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Celestron 80mm Firstscope

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Date: 10-10-2001
Price: approx. $250 with mount
Design: 80mm refractor operating at f/11 (fl 900mm)
Description: Mid sized refractor aimed at new astronomers.  Standard 1 1/4 accessories include: 20mm MA Eyepiece (45x), 10mm MA Eyepiece (90x) for a Wide 1.2 Field, and 45 Erect Image Diagonal

The Review

In April 1998 I bought the Celestron 80MM EQ Refractor. In the following 2 years I spotted 84 Messier objects, over 2 dozen NGC objects and over 100 Double Stars. I saw Jupiter and its Moons, Saturn and it's rings, Venus and it's phases, Uranus and Neptune all crystal clear at over 100x magnification. With a Solar filter I get excellent views of the Sun and Sun Spots. I followed the Ceres asteroid for months with it. To say the least, I'm very happy with the way it performs. This is an excellent beginner telescope. It's for someone first starting out who wants a scope that will show more that just the planets and the Moon. 

Now your not going to see Galaxies with spiral arms and big red and blue nebulas. Even big scopes will not show any color. But you will be able to find these objects and get a clear enough image to know you "Got it!". 

I use several eyepieces. A 40MM and 32MM for low magnification, 17MM and 10MM for high magnification. A Barlow lens can be added for real close views of the planets and Moon. Under low magnification the field is absolutely clear end to end. As you go over 100x the stars will not focus as small but still remain very sharp for such a small scope. Globular clusters will not resolve any stars but look great as big cotton balls. Double stars split down to about 3 arc seconds very cleanly. You can squeeze a little more on a real clear night. Large Open Clusters are outstanding with low power. Bright Galaxies show up as fuzzy spots and resemble faint galaxies in large scopes. Large bright Nebulas show up real well as cloudy areas. 

It's not a real heavy scope weighing only 24 lbs. so it's very easy to move around and sets up in seconds. There a setting circles which I never used so I can't really comment on their accuracy. I basically star hop to all targets and the scope is very smooth if balanced properly. You need to rebalance when changing to heavier eyepieces. Motor drive for tracking is available but I never got it. I just put it down, loosened the thumb screws and swing it manually to any target I can find. It comes with a very nice 6X30 finderscope. Once aligned, the finder stayed on target. It needed a small adjustment once every couple of months. Not too bad if you ask me.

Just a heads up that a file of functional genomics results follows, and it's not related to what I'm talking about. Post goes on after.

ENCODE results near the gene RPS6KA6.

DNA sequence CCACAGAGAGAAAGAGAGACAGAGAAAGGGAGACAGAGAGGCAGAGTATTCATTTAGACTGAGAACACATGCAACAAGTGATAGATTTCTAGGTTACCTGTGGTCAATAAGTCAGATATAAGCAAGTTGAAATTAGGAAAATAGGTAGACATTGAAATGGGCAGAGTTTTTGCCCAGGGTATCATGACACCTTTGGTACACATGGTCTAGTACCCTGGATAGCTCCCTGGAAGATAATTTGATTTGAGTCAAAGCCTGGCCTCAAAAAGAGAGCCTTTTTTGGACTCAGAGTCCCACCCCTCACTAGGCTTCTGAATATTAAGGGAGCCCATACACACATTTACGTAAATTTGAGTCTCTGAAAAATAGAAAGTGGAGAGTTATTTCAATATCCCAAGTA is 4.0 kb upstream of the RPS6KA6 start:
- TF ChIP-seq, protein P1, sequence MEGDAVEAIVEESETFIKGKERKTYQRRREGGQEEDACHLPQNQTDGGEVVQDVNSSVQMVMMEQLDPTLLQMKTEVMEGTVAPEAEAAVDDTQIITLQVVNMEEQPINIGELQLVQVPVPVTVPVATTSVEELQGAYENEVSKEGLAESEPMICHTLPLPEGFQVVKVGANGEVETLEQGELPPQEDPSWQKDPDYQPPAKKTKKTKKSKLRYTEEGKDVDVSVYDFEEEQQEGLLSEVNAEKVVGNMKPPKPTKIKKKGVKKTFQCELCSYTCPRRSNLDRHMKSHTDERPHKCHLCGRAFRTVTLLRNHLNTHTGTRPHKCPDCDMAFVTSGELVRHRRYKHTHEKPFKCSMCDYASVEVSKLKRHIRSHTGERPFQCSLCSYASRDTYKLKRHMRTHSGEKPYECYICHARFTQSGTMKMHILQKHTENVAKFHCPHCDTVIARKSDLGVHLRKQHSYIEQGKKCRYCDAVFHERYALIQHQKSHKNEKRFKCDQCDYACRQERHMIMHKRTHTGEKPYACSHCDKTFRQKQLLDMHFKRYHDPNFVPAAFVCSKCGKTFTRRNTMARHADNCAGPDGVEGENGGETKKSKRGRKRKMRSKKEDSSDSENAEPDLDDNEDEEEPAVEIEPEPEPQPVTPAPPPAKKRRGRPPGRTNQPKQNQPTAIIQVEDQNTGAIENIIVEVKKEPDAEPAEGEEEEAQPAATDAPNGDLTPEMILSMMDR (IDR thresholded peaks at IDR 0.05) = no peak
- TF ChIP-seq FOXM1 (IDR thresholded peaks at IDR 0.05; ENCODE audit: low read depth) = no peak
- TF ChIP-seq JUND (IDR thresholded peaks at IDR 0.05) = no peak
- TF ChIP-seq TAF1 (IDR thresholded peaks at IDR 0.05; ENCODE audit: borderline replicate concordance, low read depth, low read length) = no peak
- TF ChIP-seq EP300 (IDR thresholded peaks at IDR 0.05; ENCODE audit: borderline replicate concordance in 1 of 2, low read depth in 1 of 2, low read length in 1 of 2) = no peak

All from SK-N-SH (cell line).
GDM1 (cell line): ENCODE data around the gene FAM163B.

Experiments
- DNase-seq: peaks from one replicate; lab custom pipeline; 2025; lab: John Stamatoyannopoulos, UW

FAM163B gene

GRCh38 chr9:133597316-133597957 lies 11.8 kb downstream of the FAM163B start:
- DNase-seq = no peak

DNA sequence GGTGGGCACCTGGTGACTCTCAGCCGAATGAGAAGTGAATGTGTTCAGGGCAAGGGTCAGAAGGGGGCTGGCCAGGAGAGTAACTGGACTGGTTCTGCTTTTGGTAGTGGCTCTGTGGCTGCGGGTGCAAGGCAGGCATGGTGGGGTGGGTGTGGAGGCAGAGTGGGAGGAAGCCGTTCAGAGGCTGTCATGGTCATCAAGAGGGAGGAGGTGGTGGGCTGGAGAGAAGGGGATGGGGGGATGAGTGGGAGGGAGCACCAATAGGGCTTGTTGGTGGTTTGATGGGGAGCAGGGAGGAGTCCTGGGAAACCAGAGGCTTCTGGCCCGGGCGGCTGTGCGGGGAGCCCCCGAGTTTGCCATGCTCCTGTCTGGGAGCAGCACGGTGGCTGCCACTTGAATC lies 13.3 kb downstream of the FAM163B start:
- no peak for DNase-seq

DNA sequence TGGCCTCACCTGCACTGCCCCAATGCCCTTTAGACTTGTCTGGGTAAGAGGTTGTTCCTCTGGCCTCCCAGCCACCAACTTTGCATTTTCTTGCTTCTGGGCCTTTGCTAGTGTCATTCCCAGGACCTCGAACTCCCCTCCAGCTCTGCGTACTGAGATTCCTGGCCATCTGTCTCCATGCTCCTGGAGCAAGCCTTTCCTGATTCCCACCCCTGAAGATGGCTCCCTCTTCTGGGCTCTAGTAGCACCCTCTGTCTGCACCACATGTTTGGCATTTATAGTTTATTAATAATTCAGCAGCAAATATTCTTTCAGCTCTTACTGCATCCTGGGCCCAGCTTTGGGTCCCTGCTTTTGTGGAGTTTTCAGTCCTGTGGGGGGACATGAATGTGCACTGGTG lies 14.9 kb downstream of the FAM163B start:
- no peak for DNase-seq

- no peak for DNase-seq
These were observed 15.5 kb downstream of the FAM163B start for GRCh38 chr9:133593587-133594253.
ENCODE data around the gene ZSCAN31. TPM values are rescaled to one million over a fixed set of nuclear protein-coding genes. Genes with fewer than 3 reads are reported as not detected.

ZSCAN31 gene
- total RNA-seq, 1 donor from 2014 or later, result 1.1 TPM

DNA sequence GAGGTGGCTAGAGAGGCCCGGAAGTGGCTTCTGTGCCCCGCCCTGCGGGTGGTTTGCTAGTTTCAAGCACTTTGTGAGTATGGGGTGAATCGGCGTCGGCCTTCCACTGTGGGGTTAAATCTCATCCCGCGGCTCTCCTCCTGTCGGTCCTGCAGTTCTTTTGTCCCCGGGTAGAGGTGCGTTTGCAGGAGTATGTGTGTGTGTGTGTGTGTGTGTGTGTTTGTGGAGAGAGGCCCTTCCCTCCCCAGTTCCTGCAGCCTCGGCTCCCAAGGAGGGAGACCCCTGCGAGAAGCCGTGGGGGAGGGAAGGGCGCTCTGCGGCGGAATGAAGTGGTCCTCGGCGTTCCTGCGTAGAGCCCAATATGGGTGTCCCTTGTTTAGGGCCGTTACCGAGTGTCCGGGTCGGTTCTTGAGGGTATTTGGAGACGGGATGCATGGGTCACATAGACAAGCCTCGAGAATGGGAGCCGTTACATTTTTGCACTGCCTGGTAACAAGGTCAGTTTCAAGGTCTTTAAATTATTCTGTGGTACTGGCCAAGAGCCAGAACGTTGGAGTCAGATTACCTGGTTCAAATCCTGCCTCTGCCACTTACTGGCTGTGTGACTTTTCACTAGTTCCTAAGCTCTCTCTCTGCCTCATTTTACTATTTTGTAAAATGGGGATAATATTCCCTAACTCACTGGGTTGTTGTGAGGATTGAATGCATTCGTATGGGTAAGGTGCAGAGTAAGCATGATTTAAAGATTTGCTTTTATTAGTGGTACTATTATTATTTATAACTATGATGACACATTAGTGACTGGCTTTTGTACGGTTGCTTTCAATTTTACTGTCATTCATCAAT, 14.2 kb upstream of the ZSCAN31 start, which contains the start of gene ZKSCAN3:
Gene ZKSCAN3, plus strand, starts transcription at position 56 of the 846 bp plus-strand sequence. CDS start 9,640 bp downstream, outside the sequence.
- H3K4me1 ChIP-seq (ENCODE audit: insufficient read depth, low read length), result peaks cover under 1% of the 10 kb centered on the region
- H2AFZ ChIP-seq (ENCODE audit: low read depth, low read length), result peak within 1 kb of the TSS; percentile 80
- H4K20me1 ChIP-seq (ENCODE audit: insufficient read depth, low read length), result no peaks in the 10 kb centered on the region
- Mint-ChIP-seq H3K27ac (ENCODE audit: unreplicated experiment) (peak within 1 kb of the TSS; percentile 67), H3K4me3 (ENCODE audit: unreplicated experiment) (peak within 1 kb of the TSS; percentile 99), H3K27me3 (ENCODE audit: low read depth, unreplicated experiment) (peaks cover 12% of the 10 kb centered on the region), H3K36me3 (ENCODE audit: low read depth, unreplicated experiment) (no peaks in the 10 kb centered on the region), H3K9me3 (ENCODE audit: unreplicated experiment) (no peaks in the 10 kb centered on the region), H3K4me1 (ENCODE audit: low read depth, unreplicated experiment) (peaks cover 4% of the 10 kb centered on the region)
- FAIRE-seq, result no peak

There are a few small problems. Several times I unscrewed one of the manual slow motion focus arms. I didn't force it, it seemed to unscrew little by little as I used it. I just had to check it once in while and re-screw it occasionally. One of the legs on the wooden tripod needs to be tightened very hard or it will slip. Of course the wooden tripod is not what you would call "Rock solid" but it's not bad. Other than that I have no complaints. 

This is not a scope to spend the rest of your life with if your already a serious hobbyist. It's just not big enough. But it will certainly help you decide whether you are serious if your undecided and it won't cost you an arm and a leg. If should you decide your hooked and get a bigger scope, it's great to have around for that quick look or Solar viewing. It can be used as a guide scope for Astrophotography. Perhaps you discover, your not into it that much. It's still a great scope to impress your friends with Jupiter or Saturn once in a while. Maybe even dust it of and try again sometime. Either way, I can't see how you would be disappointed with this scope in the $250 price range. For a little more, the 90MM of 102MM will be even better. I've moved up to a large computerized GOTO telescope but will never get rid of my Celestrom 80MM refractor.

Submitted by Bob Sal - betbob11@aol.com - USA

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